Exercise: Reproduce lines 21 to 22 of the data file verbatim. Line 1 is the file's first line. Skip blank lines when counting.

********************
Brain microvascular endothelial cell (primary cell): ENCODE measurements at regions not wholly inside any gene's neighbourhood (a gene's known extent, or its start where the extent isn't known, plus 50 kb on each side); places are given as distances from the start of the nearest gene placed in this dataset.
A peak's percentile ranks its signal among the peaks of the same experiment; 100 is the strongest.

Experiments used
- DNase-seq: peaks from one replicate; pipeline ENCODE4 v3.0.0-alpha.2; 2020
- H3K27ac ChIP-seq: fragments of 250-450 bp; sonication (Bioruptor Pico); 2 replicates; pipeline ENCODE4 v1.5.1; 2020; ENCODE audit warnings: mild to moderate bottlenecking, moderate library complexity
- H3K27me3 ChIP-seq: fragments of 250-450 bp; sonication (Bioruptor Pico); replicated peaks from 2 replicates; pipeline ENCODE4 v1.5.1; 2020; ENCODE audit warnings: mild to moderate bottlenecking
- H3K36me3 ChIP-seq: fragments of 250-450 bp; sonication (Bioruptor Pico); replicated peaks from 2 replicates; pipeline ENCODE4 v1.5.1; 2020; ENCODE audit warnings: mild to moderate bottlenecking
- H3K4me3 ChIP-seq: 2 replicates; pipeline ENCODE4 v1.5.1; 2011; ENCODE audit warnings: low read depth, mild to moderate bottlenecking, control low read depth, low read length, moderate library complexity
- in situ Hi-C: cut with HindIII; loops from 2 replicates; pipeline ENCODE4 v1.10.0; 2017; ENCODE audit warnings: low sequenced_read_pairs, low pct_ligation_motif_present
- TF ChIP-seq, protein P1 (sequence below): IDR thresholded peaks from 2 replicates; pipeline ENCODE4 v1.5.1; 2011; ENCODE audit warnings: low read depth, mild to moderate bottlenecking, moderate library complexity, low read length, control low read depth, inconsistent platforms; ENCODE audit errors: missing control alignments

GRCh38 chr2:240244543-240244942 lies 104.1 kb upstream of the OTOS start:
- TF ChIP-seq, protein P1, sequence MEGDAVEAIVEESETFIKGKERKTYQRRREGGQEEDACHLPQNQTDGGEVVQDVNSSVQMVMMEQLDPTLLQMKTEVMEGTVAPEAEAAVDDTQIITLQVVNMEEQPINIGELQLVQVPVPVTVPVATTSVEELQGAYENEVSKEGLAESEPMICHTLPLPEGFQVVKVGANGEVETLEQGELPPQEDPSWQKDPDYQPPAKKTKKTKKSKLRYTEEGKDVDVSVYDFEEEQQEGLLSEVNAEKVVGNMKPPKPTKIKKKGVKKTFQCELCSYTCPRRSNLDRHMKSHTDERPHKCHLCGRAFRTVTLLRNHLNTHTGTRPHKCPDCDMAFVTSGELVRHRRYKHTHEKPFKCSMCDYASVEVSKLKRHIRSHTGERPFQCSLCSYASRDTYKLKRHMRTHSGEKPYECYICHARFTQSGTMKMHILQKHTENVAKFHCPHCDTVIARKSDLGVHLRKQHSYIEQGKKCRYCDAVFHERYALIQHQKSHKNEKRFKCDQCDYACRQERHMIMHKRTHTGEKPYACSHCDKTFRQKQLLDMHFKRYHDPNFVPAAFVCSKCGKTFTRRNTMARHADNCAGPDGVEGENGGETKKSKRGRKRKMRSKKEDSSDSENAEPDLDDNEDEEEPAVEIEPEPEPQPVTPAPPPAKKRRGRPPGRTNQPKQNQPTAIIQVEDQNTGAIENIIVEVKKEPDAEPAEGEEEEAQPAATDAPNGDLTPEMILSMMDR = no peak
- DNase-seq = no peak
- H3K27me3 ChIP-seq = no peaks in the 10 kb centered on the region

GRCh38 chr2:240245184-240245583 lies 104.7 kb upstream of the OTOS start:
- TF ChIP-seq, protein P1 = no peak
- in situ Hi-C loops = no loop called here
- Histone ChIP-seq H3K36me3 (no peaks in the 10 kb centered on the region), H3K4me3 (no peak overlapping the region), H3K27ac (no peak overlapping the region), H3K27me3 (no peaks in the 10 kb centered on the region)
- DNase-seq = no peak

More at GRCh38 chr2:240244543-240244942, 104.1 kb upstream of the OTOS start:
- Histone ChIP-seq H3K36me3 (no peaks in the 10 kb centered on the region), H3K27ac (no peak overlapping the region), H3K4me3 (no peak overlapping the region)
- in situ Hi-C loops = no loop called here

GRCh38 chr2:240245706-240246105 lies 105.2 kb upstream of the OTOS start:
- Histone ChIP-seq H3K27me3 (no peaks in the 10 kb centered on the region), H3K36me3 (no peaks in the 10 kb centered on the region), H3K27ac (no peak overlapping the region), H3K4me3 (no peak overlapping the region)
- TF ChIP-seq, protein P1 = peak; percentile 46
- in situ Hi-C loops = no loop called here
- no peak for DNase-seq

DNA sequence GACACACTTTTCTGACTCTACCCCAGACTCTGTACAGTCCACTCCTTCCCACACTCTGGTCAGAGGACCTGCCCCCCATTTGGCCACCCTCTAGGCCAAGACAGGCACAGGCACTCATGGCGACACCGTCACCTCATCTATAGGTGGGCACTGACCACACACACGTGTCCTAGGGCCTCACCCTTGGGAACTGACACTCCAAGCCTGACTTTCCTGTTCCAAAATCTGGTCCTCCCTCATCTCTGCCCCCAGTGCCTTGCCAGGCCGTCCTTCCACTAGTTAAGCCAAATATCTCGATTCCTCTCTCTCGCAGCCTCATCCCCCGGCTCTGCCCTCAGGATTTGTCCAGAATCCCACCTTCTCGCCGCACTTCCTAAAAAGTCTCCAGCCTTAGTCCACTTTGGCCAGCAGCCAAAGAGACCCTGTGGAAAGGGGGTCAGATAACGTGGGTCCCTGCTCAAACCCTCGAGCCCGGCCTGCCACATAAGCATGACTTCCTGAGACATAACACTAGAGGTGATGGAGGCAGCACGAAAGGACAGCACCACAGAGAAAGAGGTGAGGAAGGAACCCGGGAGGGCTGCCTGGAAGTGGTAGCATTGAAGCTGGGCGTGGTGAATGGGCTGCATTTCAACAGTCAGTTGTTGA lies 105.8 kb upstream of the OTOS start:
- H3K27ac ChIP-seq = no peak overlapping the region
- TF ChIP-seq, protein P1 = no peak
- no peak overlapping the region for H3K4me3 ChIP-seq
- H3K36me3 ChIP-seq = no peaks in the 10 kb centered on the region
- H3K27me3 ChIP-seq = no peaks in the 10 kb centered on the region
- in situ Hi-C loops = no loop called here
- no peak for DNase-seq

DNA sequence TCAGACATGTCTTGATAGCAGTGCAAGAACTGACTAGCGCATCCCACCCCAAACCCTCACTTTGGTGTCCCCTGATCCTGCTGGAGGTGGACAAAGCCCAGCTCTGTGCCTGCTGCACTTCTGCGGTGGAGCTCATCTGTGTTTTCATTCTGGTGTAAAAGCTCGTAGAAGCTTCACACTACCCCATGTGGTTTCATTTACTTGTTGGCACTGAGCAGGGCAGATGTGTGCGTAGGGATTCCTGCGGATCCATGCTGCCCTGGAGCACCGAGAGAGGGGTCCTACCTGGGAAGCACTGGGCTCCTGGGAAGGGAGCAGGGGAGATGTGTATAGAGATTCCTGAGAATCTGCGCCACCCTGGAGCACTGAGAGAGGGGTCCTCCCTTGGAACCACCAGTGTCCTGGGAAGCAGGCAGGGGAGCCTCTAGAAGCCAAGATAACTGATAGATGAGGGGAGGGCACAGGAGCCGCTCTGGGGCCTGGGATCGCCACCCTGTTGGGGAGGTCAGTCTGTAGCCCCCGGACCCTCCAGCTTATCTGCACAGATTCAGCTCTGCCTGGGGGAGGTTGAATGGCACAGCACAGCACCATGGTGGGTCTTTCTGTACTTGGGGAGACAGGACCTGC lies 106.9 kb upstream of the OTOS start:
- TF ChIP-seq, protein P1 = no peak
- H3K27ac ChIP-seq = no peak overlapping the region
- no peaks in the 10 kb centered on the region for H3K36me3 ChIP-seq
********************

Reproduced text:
- Histone ChIP-seq H3K36me3 (no peaks in the 10 kb centered on the region), H3K27ac (no peak overlapping the region), H3K4me3 (no peak overlapping the region)
- in situ Hi-C loops = no loop called here